Deciding to give you a loan means making a bet on your company succeeding. Tax returns, both personal and business, give the lender a wide-angle view of your personal and professional finances. You may be required to present a couple yearsâ€™ worth of tax returns to show that your company is making enough money to repay the debt.
You may also need to bring along a voided business check from any accounts in your companyâ€™s name. This further provides documentation of your businessâ€™s financial standing.
Many loans require some kind of collateral, be it your companyâ€™s inventory, a vehicle, a piece of real estate, or equipment, in the case of an equipment loan. Documenting that collateral means having an appraiser calculate the approximate cost of the collateral while also providing proof that you own it.
Lenders who are going to extend credit to your business want to know how your business operates. Preparing a copy of your articles of incorporation or partnership agreement is always a good idea since it shows the financing company that you have clear rules and guidelines for how the business is required to run.
All three documents show your potential lenders just who owns the company, which can be a positive and a negative for owners looking for a loan. Multiple owners can mean multiple chances for lenders to see a red flag. Four chances for mistakes. An ownership agreement breaks down just who owns how much of the company.
A franchise agreement can show lenders how much money youâ€™re paying to be a part of a larger company. Franchises can certainly be expensive, but they also come with a built-in customer base and lots of help from the master brand.
If your company is a corporation or LLC, it will be important to provide proof that youâ€™re registered with your state. Articles of incorporation will also include foundersâ€™ names and your businessâ€™s address.
If your business requires any sort of specialized licensing, it will likely be necessary to have copies of all appropriate licenses when applying for funding. This can mean health code permits for a restaurant, barber licensing for barber shops, or liquor licensing for a distillery. Make sure youâ€™ve got everything up to date and in accordance with the most recent and accurate laws of your state and municipality.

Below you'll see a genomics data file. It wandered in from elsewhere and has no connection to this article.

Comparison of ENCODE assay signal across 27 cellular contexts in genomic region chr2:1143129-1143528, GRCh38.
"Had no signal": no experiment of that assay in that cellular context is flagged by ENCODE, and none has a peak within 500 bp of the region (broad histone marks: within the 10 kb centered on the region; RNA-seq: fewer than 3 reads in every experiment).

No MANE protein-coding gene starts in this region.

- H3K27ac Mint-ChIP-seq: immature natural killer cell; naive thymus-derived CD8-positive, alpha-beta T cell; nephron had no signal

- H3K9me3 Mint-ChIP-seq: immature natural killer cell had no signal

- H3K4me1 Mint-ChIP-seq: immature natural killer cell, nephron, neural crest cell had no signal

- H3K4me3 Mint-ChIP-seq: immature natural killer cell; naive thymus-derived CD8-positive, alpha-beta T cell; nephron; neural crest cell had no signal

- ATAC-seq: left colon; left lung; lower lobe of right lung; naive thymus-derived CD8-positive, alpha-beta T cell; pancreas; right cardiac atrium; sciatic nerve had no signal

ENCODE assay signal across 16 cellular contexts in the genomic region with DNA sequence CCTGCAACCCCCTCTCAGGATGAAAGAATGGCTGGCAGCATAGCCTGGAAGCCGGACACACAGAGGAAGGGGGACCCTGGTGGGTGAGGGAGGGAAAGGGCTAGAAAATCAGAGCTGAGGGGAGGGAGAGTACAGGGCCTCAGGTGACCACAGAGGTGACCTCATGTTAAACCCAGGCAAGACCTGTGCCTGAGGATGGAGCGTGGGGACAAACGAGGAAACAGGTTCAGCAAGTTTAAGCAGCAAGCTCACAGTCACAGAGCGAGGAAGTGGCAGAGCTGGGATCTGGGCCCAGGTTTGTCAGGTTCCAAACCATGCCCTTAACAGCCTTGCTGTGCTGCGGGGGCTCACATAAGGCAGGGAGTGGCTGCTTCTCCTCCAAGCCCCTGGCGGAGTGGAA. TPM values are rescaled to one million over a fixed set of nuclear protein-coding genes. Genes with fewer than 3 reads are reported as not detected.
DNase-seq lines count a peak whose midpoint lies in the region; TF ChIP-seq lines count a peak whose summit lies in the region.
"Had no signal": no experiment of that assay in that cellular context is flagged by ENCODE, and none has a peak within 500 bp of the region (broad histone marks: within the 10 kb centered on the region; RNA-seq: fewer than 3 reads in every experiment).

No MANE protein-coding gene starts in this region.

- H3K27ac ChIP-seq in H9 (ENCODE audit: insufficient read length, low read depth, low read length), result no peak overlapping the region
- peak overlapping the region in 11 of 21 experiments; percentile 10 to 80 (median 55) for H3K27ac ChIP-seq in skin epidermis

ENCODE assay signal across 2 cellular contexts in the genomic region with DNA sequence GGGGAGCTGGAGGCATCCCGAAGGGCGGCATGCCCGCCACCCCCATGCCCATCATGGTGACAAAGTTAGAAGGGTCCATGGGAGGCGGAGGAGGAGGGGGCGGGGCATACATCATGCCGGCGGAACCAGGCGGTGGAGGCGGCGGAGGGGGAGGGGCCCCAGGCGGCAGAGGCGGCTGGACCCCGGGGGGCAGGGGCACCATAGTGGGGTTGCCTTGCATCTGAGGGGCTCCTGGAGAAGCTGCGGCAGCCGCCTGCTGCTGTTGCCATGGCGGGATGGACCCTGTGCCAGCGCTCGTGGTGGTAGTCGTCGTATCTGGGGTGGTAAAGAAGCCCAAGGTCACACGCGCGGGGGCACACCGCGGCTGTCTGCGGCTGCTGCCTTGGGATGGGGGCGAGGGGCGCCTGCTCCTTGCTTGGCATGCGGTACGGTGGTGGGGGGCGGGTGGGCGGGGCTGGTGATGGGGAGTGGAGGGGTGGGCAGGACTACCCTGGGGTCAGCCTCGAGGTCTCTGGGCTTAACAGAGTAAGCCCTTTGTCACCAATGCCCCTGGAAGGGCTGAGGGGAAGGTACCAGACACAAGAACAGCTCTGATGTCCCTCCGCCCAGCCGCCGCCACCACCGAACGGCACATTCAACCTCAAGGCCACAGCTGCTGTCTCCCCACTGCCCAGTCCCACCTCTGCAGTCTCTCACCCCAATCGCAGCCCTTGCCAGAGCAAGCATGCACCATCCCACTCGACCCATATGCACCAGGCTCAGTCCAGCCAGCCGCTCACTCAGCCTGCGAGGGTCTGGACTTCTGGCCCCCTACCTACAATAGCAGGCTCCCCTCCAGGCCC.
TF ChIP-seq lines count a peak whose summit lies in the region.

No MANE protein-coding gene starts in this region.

Many businesses will have regular arrangements and contracts with other companies, either as buyers, sellers, wholesalers, suppliers, or the like. When youâ€™re off to apply for a loan, youâ€™ll want to disclose these arrangements. If youâ€™ve got regular money coming in, thatâ€™s a positive your lender will want to know about, while purchases from a vendor or supplier will be taken into account as expenses.
Some lenders will become privy to this information without your consent or knowledge, so it can be important to be fully aware of your loan application history and be able to explain any applications.
Lots of applications in the near past can imply to lenders that your business is floundering, while a recently-founded company with no history can be a risk.
In addition, disclosing your other debt can be both a help and a hindrance. If youâ€™ve done an excellent job of tending to your debts – making payments, using the funds wisely – your disclosure of other debt and application history will show lenders your trustworthiness.
How much are you earning and spending in a given month? Many lenders will ask for multiple months of statements showing them that youâ€™re operating at the profit needed to justify a loan. And an accounts payable statement will show lenders exactly where that money is coming from.
By following a checklist – even one as wide-ranging and generally inclusive as this one – youâ€™ll make sure youâ€™ve got every document youâ€™ll need at a momentâ€™s notice, ready to be turned over to a lender as you seek out capital.